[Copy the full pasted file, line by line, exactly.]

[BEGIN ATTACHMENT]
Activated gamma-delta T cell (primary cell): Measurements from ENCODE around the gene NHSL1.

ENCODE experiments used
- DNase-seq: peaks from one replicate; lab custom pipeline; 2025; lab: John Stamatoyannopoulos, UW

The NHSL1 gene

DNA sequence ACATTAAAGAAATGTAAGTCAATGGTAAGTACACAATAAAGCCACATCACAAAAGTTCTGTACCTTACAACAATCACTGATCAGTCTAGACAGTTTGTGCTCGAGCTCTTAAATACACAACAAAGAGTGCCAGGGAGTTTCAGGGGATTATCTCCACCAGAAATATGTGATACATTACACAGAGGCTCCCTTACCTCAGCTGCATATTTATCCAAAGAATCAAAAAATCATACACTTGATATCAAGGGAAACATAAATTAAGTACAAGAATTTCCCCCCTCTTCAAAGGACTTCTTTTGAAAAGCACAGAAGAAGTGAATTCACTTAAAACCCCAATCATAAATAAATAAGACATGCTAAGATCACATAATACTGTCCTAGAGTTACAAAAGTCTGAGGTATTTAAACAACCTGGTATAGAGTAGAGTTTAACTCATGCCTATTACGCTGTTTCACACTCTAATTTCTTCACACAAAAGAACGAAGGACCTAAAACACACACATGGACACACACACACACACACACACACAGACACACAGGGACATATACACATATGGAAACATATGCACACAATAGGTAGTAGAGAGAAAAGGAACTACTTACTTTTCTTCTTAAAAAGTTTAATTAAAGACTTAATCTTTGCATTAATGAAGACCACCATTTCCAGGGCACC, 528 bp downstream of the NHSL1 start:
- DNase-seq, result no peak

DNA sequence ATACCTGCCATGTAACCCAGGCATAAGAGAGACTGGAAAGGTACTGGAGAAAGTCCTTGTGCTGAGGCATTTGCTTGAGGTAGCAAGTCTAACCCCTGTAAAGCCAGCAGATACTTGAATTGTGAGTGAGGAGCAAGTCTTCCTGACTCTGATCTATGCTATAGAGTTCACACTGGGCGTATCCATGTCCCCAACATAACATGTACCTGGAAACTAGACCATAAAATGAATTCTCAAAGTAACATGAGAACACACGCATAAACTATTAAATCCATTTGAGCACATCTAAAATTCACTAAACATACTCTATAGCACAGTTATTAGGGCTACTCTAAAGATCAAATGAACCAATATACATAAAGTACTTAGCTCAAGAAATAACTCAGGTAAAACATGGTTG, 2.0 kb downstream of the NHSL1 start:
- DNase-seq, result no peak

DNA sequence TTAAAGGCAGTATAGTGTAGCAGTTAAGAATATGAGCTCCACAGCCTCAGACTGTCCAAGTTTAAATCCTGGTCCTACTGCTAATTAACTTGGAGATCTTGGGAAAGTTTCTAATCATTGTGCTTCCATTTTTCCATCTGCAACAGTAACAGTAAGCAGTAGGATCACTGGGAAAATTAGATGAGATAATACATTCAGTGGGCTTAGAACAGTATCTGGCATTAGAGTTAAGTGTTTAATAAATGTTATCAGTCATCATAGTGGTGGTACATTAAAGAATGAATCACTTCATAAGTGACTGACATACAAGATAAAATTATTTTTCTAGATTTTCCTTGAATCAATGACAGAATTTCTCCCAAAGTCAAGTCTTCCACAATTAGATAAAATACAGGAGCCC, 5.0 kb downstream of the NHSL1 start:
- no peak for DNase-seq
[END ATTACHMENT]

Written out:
Activated gamma-delta T cell (primary cell): Measurements from ENCODE around the gene NHSL1.

ENCODE experiments used
- DNase-seq: peaks from one replicate; lab custom pipeline; 2025; lab: John Stamatoyannopoulos, UW

The NHSL1 gene

DNA sequence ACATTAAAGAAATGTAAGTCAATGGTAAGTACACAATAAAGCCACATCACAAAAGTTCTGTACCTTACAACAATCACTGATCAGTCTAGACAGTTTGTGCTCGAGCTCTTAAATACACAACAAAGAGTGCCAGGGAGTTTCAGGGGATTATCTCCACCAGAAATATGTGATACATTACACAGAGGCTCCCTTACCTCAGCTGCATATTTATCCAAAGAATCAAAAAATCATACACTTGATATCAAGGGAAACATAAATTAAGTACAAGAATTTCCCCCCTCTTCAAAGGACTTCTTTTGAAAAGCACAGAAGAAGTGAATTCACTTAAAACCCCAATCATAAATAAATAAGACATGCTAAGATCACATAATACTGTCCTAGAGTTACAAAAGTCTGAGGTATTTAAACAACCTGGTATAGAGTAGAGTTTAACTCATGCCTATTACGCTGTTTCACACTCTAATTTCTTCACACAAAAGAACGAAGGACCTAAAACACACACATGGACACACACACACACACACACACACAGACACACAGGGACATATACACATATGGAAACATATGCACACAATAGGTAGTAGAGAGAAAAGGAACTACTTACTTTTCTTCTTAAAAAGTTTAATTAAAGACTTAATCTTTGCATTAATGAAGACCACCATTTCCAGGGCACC, 528 bp downstream of the NHSL1 start:
- DNase-seq, result no peak

DNA sequence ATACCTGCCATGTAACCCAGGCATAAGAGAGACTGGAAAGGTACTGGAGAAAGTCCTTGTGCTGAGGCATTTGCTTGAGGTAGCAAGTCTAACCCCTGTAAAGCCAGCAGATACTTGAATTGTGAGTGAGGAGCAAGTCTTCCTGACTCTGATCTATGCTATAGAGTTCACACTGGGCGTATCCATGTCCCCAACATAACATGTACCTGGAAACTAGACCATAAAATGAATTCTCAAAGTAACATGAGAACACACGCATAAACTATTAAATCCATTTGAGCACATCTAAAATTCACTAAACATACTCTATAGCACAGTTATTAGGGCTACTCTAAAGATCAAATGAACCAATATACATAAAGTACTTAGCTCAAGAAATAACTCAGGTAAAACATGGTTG, 2.0 kb downstream of the NHSL1 start:
- DNase-seq, result no peak

DNA sequence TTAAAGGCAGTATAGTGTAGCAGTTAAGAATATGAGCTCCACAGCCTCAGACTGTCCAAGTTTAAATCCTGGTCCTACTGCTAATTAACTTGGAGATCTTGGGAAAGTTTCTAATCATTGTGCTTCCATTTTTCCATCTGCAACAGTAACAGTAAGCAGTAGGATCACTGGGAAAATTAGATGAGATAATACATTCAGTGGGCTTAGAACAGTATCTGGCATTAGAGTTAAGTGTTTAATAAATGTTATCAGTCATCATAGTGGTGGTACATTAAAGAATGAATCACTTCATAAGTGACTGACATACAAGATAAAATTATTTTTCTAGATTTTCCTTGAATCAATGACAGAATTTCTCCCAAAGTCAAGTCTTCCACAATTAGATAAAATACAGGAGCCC, 5.0 kb downstream of the NHSL1 start:
- no peak for DNase-seq